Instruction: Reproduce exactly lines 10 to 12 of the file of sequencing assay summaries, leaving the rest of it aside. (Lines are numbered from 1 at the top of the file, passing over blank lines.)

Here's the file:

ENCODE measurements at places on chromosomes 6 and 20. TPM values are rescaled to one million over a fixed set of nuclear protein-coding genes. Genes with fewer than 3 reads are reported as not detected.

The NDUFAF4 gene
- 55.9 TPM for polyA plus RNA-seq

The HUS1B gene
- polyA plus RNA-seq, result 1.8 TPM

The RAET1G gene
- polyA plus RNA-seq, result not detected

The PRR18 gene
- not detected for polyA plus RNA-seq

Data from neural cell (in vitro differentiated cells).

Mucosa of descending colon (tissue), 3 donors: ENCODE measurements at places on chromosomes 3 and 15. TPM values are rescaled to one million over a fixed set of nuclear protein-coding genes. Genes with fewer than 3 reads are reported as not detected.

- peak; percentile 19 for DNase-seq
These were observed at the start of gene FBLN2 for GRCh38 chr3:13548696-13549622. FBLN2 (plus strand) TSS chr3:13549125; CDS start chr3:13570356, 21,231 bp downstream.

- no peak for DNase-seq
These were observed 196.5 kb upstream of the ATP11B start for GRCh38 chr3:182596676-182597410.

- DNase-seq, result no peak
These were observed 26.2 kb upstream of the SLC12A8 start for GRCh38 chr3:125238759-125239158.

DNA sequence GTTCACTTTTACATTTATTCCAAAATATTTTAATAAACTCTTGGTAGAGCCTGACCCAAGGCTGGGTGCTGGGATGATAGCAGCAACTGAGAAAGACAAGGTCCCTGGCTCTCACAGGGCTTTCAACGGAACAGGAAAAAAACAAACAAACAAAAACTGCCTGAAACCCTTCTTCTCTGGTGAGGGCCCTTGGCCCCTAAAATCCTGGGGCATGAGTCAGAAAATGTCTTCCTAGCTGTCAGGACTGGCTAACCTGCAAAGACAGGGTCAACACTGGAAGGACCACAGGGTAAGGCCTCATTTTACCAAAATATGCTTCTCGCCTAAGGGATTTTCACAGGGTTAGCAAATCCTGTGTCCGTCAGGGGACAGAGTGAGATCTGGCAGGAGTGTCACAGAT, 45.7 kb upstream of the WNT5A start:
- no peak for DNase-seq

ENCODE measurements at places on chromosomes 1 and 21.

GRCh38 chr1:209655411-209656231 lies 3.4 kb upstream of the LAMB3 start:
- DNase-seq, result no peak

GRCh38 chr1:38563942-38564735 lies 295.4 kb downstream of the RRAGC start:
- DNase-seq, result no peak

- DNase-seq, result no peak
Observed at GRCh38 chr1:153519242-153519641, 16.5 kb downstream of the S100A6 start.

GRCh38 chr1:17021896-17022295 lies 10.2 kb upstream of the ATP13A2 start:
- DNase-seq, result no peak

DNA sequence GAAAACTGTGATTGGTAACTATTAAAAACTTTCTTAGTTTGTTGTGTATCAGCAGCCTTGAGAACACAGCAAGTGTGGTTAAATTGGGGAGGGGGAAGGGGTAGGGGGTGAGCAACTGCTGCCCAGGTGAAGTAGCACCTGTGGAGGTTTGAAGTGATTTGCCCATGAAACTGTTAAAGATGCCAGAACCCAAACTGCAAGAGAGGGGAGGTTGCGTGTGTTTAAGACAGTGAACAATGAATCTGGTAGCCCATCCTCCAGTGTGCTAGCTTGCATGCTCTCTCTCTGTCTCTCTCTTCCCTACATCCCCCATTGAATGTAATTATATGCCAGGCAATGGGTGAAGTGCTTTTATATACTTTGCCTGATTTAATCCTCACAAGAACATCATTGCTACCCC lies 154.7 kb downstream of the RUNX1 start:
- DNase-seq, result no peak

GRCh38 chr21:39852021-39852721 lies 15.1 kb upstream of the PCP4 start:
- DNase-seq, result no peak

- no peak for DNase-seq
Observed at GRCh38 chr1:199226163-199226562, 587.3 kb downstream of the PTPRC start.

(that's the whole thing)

Data from neural cell (in vitro differentiated cells).

Mucosa of descending colon (tissue), 3 donors: ENCODE measurements at places on chromosomes 3 and 15. TPM values are rescaled to one million over a fixed set of nuclear protein-coding genes. Genes with fewer than 3 reads are reported as not detected.

- peak; percentile 19 for DNase-seq